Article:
How Do Viruses Cause Disease?
A virus is usually a very tiny submicroscopic infectious entity that duplicates itself inside an organism’s living cells. The name virus comes from the Greek word “virus” and “koid”, which means infection. Viruses affect all life types, from plants and animals to microorganisms, such as bacteria and Archaea. There are several hundred thousand known viruses and a large majority of them have not been discovered.
Every virus has a protein coat that makes the virus impervious to the immune system, making it dangerous to be inhaled or ingested. In order for the body to fight off a virus, the body has a unique response that involves producing antibodies (this stops the virus from invading healthy tissue). These antibodies, however, can make the body’s immune system attack healthy tissue instead of fighting off the virus, resulting in a fatal condition known as AIDS or acquired immunodeficiency syndrome (AIDS). In addition to the antibodies, there are many covalent amino acid protein fragments or polymer chains known as antigens that come together and initiate a reaction with the antibodies. This reaction causes the release of a molecule called immunoglobulin, which is needed to bind with HIV and initiate the process of the viral response.
One virus that has been associated with causing AIDS is the Human Papilloma Virus (HPV). The HPV virus can be contained within infected cells and reproduce itself by replicating within the host’s living organisms. These include the cells of the skin, lungs, heart, liver, kidneys, blood, and cervical cancer cells. Unfortunately, there is no known cure for the HPV virus. However, there are various treatments available to either attempt to suppress HPV replication within the body, or to combat the effects of the disease in its early stages.
An envelope virus surrounds a bacterium or virus when they co-exist. For example, there is some evidence that the West Nile virus, which is found mostly in the south, may be carried by the animals that travel south from northern regions. The capsid or envelope protein of any virus is the protein complex that includes its genetic material. The capsid surrounds the genetic material of the virus or bacterium so that, when the virus or bacterium is damaged by external stimuli such as temperature, it is not transmitted to other living organisms.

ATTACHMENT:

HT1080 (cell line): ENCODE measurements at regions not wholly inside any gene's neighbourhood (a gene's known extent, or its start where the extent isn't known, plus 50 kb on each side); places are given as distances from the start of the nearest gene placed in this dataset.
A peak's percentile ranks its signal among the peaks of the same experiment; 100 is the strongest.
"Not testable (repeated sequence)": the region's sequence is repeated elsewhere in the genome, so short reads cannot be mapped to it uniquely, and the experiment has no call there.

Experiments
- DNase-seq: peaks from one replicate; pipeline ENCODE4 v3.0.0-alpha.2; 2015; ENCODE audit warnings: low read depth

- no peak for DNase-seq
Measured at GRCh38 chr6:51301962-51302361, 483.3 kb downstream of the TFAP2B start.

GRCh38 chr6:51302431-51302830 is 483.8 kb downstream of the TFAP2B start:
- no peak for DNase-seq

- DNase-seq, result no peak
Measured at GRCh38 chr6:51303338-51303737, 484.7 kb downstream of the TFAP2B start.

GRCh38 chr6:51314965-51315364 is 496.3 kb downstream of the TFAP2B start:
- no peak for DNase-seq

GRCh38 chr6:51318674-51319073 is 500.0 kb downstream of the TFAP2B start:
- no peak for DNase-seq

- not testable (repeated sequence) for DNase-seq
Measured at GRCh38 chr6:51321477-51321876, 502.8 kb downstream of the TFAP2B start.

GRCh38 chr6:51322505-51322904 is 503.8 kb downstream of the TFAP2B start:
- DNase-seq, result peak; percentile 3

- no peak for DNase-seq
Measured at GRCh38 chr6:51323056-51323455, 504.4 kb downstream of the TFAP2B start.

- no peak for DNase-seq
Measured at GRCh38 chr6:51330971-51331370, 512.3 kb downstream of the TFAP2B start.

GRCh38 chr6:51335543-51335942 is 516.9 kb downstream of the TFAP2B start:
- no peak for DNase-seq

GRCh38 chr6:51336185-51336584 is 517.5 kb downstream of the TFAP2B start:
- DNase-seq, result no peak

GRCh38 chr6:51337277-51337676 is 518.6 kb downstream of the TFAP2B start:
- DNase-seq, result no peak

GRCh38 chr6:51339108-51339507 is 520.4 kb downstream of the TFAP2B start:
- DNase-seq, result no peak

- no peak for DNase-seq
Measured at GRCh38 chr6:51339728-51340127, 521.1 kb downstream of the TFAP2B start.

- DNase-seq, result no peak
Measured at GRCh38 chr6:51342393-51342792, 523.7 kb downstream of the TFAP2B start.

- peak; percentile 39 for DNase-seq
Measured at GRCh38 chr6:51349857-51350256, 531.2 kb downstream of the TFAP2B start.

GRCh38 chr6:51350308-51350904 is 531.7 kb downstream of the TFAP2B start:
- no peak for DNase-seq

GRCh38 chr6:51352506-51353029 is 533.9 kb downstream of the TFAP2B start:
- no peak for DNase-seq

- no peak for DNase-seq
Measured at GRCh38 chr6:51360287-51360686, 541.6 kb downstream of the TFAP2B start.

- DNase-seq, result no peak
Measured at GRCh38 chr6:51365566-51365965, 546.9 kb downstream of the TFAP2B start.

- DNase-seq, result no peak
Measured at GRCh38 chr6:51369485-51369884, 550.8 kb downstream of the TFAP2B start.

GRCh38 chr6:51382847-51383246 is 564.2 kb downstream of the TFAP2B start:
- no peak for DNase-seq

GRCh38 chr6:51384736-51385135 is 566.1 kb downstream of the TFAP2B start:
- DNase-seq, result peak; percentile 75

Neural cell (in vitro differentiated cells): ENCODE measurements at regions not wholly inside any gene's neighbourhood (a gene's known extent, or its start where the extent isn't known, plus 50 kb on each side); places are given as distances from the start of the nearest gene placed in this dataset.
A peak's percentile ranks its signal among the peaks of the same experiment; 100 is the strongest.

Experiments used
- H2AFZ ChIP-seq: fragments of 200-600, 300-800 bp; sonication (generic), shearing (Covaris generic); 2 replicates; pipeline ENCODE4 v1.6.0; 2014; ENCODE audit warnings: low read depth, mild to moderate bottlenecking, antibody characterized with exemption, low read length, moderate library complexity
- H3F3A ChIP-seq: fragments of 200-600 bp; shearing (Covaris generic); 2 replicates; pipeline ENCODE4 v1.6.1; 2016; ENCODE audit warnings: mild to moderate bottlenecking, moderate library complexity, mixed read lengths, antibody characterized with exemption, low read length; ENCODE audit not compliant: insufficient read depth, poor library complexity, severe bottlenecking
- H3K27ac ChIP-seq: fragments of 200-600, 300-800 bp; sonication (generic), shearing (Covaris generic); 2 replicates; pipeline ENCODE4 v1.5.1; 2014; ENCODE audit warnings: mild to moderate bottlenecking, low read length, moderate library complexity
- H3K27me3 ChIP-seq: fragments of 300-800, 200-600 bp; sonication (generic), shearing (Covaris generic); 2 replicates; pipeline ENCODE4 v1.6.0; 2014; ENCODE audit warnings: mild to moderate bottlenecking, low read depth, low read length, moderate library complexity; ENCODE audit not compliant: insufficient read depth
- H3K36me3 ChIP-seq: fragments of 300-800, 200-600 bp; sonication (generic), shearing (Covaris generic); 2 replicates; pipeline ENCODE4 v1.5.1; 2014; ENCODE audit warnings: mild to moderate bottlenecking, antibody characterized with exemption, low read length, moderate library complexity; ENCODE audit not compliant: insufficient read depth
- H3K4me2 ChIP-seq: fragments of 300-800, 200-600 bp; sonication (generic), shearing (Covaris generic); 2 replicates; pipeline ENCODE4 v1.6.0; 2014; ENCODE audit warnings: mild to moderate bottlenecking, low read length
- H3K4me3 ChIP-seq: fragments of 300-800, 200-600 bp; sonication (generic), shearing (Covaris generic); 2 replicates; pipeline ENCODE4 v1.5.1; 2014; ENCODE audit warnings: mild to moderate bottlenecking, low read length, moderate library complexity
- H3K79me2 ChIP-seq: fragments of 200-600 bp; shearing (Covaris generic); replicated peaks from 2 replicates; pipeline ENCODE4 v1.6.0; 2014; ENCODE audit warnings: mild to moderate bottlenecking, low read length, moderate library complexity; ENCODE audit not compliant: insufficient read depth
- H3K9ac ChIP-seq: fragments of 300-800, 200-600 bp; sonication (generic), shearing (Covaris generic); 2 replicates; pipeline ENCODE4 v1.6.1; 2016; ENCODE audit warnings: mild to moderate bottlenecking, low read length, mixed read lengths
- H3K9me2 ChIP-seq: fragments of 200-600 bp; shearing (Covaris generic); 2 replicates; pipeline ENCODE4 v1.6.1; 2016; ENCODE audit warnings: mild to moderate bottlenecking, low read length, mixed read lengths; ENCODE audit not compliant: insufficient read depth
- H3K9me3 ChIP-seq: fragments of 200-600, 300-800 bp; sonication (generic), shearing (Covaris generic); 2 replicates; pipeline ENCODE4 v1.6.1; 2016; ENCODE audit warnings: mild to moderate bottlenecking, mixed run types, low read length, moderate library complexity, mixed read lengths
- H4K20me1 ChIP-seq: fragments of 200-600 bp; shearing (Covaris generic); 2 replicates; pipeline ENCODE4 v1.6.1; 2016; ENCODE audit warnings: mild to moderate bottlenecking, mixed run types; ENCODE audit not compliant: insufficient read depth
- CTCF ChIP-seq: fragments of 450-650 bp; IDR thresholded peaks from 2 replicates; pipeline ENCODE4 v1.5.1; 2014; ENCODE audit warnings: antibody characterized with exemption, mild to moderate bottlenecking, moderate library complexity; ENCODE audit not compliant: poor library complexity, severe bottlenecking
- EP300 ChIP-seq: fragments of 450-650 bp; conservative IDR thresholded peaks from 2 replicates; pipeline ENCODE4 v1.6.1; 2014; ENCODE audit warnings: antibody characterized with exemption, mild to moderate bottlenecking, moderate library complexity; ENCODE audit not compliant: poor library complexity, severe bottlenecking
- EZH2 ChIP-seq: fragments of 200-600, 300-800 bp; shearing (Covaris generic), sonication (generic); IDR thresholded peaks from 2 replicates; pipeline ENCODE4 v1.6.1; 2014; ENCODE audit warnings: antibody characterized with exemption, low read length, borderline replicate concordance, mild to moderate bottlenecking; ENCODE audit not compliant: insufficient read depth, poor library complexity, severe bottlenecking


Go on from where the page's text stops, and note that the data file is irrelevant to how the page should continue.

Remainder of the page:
The outer membrane of the virus or the capsid is usually very thin. The virus or bacterium is able to spread through the body of any living cell. The viruses can replicate themselves rapidly, thus making it very difficult to destroy them once they have infected a living cell. However, the body’s natural immune system responds to the virus, causing it to replicate more slowly. When the virus replicates quickly enough, the virus can start to destroy the healthy cells around it, resulting in its death.
In order for a virus to become a killer, it must first enter the body of an animal or a person. Then, the virus must mutate into inactive form that cannot harm living cells. Only then can the virus return to the living cells and begin to replicate itself again. If the viral particles are able to return to the infecting cell, it will replicate itself more rapidly and continue to spread throughout the body until it reaches the lungs or other areas of the body where it is not needed.
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